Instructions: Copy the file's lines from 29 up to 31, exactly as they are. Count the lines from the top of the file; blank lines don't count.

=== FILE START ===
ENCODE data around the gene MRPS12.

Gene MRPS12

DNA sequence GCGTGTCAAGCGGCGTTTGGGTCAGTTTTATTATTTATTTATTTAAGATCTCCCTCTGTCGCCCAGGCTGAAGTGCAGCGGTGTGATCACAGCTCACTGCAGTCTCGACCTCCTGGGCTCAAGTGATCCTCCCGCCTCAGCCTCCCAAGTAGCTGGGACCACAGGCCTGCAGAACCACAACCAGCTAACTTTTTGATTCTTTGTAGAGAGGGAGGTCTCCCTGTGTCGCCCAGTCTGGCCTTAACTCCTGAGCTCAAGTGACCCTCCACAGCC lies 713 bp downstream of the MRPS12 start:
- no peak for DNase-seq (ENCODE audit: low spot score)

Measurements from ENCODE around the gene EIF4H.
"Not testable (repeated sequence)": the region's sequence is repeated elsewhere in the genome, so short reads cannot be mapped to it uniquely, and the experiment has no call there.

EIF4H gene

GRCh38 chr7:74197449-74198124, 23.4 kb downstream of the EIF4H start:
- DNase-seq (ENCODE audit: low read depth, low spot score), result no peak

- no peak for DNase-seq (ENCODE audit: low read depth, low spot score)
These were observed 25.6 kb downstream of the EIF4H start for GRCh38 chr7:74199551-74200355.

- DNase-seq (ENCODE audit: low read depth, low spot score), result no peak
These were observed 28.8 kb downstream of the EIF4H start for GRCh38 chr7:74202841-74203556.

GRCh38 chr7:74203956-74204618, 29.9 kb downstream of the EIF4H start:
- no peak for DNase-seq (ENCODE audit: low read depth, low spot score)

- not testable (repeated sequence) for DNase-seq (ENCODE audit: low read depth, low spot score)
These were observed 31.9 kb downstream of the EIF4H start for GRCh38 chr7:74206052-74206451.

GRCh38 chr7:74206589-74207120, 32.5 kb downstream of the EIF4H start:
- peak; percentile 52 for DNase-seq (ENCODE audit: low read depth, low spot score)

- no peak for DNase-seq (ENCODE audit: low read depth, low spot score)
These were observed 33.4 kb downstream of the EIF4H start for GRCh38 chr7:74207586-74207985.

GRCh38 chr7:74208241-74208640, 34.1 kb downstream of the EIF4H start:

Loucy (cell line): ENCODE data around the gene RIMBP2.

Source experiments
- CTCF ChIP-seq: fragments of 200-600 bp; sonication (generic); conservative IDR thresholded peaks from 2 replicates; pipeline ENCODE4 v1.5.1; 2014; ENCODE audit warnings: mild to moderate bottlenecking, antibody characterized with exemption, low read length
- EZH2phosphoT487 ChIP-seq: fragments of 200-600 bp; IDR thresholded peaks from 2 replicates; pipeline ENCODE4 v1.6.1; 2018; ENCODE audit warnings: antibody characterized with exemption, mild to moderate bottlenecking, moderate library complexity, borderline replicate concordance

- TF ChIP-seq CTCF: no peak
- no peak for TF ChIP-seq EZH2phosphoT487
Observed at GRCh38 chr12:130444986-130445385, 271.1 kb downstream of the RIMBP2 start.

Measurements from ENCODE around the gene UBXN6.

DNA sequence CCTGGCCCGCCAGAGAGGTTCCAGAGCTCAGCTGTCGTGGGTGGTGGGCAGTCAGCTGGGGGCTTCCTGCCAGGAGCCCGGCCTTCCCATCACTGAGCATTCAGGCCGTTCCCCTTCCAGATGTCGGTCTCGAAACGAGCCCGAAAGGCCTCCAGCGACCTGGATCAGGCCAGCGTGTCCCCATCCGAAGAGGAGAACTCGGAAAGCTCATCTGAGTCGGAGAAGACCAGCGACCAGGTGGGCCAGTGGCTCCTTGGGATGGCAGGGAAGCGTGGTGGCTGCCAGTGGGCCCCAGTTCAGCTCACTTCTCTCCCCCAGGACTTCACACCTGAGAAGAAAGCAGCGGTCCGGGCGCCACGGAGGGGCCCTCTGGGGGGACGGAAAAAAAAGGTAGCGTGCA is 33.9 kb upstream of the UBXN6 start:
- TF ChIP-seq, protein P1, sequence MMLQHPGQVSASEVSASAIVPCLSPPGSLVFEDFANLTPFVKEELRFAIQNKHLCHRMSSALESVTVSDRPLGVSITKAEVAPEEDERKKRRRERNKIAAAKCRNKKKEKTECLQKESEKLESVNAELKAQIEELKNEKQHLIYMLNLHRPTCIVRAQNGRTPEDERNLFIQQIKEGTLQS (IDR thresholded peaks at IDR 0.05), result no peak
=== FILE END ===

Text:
Observed at GRCh38 chr12:130444986-130445385, 271.1 kb downstream of the RIMBP2 start.

Measurements from ENCODE around the gene UBXN6.

DNA sequence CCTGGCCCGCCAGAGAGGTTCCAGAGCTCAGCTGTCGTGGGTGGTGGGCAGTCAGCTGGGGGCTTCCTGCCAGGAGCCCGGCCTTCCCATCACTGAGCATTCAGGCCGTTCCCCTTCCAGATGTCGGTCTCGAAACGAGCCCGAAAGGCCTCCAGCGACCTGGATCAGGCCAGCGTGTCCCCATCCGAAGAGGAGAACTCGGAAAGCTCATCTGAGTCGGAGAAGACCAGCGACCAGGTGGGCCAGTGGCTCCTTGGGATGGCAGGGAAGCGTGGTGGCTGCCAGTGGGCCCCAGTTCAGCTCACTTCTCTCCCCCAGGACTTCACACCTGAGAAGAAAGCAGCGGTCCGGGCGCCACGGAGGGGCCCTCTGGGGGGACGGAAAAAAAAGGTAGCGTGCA is 33.9 kb upstream of the UBXN6 start: